Ovarian Cysts: What Are the Risks?

Tuesday, September 12, 2017 - 3:14pm

According to the Office on Women’s Health, U.S. Department of Health and Human Services, ovarian cysts are very common in women with regular periods. Most women will make at least one cyst—fluid-filled sacs that can range widely in size, from as small as a pea to larger than an orange—during their lifetime, but in most cases, cysts will be painless and cause no symptoms. In fact, most women won’t even be aware that they have a cyst unless there is a problem that causes the cyst to grow or if multiple cysts form. And more good news—for the most part, these cysts do not cause cancer, nor do they affect fertility or healthy pregnancies.

The most common ovarian cysts are called functional cysts, which include corpus luteum cysts and follicular cysts. Functional cysts occur in women who are still having menstrual periods, and most of these cysts will disappear on their own. Other types of cysts include cystadenomas, (which are benign growths that can sometimes grow quite large), and dermoid cysts (which contain different types of tissue including hair and skin and teeth).

"Fortunately these types of cysts are not typically related to infertility or cancer and most women can complete a healthy pregnancy to term if she has an ovarian cyst," says Dr. Peter Frederick, Director of Minimally Invasive Surgery in the Department of Gynecologic Oncology. “Ovarian cysts are commonly seen during pregnancy, and the vast majority of them cause no problems at all,” says Dr. Frederick. “If an ovarian cyst gets to be quite large, there may be a risk of the cyst rupturing. On rare occasions, the stem of an ovary can become twisted, blocking the blood supply to the cyst and causing abdominal or pelvic pain. Whether or not the cyst is removed or observed during pregnancy at this point depends on different factors, such as the size and appearance of the cyst and how far along the pregnancy is.”

Dr. Frederick notes that most ovarian cysts have no negative impact on fertility whatsoever. However, if cysts are associated with conditions such as endometriosis or polycystic ovarian syndrome (PCOS), there may be an increased risk of infertility. In endometriosis, the tissue that lines the inside of the uterus (endometrium) grows outside the uterus. If this tissue is located in the ovaries, this can result in cysts called endometriomas. In PCOS, there can be multiple small cysts on the ovaries, as well as an increase in certain hormones that can affect ovulation.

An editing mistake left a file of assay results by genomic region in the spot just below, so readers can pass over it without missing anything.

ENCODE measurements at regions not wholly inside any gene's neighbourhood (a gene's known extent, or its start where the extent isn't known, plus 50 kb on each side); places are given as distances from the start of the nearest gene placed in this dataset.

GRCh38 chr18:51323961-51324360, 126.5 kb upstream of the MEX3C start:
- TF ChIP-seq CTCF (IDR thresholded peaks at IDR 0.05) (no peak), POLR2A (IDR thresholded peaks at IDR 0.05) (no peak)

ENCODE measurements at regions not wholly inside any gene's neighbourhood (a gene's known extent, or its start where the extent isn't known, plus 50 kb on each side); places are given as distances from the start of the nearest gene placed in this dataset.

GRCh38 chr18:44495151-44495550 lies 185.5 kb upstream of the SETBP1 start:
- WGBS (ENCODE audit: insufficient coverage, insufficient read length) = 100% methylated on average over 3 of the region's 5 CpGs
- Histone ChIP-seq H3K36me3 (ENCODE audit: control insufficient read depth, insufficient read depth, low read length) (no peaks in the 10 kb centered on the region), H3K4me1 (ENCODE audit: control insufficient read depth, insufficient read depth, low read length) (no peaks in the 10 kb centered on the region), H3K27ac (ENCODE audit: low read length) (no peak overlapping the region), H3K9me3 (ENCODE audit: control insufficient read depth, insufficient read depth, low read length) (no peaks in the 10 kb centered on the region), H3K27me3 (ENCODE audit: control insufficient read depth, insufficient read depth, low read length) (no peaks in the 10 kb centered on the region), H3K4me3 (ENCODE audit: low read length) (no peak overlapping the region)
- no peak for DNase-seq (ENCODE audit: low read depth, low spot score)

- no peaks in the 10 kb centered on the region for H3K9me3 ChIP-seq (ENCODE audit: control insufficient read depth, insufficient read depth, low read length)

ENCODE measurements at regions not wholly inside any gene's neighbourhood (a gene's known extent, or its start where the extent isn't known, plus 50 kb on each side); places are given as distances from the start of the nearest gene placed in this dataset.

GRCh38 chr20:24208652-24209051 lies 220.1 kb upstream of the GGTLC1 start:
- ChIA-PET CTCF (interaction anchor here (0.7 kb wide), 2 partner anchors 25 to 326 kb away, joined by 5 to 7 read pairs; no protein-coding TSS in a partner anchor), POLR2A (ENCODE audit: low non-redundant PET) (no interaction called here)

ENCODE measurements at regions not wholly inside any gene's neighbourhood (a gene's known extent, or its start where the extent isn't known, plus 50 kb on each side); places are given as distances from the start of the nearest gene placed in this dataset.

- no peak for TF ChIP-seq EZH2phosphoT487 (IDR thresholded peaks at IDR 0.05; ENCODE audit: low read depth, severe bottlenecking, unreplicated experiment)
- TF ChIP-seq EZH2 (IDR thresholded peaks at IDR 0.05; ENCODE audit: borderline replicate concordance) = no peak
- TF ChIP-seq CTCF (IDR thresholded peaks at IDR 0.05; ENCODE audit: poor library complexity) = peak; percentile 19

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Most ovarian cysts appear without symptoms and may be discovered during a routine exam or seen during imaging done for a different reason. When symptoms do occur, they may include pelvic pain, pain during intercourse, abdominal bloating or fullness, painful bowel movements or problems with urination. “If these symptoms are severe or persist for 12 or more days in a 30-day period, it’s important to notify your healthcare provider,” says Dr. Frederick.

Do ovarian cysts increase cancer risk? “Ovarian cysts are not known to cause cancer themselves, but there are two caveats here,” says Dr. Frederick. “First, some conditions that are associated with ovarian cysts are also associated with an increased risk of developing cancer. For example, endometriosis has been associated with a small increase in the risk of ovarian cancer, and PCOS is associated with an increased risk of endometrial cancer. Second, sometimes it is difficult to distinguish a benign ovarian cyst from a cancerous growth on the ovary. Depending on the appearance of the mass on imaging, and other risk factors, your healthcare provider may opt to order additional tests to further clarify the likelihood of cancer, perform diagnostic surgery, or refer you to another specialist such as an oncologist for management.”

To reduce the incidence of ovarian cysts, women may be recommended oral contraceptive pills to prevent ovulation, which can reduce the frequency of new functional cysts from forming in the future. Surgical removal of the ovaries will also reduce the risk of cysts, but this is only done in certain circumstances.

Roswell Park’s team of board-certified gynecologic oncologists who specialize in cancers of the female reproductive system are committed to evaluating and treating women with pelvic masses that may be at risk for ovarian cancer. “Roswell Park also has a team of certified genetics counselors who can evaluate and advise women who have a personal or family history that may increase their risk of developing ovarian cancer in the future. Fortunately, the majority of ovarian cysts are benign and do not require surgery, but sometimes the decision to undergo surgery, or not, can be a complicated one that requires experience and expertise,” says Dr. Frederick.